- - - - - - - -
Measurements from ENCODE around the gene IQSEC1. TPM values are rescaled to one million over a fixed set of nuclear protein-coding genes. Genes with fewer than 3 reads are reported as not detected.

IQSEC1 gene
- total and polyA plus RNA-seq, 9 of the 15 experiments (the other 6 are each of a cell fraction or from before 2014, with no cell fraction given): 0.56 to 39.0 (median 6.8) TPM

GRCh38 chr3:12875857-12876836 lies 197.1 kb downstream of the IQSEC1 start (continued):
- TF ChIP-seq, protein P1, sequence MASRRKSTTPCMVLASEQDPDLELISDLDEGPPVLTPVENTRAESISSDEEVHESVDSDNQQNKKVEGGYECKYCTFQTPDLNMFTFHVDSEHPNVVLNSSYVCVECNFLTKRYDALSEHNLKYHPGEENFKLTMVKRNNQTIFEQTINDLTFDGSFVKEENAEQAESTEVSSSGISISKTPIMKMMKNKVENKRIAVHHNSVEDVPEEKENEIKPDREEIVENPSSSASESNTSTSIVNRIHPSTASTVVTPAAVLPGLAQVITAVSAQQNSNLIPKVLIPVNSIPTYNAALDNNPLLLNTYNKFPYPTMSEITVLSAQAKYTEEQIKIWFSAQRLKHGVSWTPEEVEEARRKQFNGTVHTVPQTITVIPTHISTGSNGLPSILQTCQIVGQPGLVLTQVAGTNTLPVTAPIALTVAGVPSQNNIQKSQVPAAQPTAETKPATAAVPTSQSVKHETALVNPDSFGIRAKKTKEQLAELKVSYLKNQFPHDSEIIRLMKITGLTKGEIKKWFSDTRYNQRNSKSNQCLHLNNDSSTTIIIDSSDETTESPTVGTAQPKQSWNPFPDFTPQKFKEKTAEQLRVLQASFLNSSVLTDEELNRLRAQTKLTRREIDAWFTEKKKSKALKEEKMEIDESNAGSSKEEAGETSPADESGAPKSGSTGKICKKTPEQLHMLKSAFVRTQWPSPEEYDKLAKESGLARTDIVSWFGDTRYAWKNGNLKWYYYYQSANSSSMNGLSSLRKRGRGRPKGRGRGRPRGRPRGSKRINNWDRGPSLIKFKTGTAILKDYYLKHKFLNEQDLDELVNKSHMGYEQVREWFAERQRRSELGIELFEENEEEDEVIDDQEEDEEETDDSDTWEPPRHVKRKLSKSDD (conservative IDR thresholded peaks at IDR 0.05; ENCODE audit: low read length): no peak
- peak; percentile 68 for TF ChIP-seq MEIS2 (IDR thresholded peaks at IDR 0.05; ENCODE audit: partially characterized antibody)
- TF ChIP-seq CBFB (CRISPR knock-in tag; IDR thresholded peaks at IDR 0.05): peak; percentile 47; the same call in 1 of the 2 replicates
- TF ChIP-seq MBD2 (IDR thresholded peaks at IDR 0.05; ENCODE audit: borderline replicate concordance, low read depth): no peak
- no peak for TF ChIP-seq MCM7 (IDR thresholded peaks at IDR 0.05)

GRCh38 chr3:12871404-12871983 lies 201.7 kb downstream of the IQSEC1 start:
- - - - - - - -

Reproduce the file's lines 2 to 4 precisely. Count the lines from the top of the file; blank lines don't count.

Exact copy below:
IQSEC1 gene
- total and polyA plus RNA-seq, 9 of the 15 experiments (the other 6 are each of a cell fraction or from before 2014, with no cell fraction given): 0.56 to 39.0 (median 6.8) TPM

GRCh38 chr3:12875857-12876836 lies 197.1 kb downstream of the IQSEC1 start (continued):